Customer Reviews for

Death in Venice

Average Rating 4
( 18 )
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  • Anonymous

    Posted October 16, 2007

    The Relentless and Futile Pursuit and Love of Youth

    Death in Venice is somewhat less disturbing than its subject matter might have you believe. Aging writer Gustav Von Auschenbach vacations at a beachfront resort in Venice, admiring the idyllic life but more and more becoming fascinated with the beautiful young son of fellow vacationers. Similar territory is traversed by Gabriel Garcia Marquez in the recent Memories of My Melancholy Whores, in which an aging writer finds himself fascinated with an underage virginal girl. Mann got there almost a century earlier, of course. Both books bear more similarities than differences -- the relationships are unconsummated and mostly in the imagination and desire of the protagonist, who is likely a thinly-veiled alter-ego of the author (Mann battled homosexual urges throughout his life, and the setting and characters of Death in Venice were inspired by a vacation taken by Mann and his wife). In both cases, it could be argued that the fascination is with the youthful verve and vitality of the subject rather than a purely sexual urge. Both stories are very slow-paced, relying on characters and exposition to drive the narrative. As a story, I found Death in Venice merely passable -- but as a work of literary art it is undeniably noteworthy.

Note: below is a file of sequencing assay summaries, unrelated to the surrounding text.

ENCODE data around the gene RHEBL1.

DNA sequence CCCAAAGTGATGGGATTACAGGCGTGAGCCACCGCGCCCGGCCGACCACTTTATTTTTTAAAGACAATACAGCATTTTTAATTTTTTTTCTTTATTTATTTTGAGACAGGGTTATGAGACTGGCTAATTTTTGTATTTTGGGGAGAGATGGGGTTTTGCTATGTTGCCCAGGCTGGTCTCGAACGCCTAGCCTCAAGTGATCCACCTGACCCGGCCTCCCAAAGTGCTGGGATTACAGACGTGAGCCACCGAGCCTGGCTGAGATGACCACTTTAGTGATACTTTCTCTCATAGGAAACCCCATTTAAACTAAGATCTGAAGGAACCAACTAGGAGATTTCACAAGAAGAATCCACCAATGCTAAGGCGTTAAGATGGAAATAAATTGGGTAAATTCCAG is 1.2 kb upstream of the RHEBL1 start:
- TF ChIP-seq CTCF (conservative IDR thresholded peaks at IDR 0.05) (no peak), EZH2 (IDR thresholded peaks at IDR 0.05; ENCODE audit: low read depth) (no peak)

1 out of 1 people found this review helpful.

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  • Anonymous

    Posted January 22, 2015

    Vinyet of venice past

    Old style prose with a good story of unreqited lust

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  • Anonymous

    Posted July 26, 2013

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  • Anonymous

    Posted March 28, 2011

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  • Anonymous

    Posted October 25, 2008

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  • Anonymous

    Posted May 30, 2011

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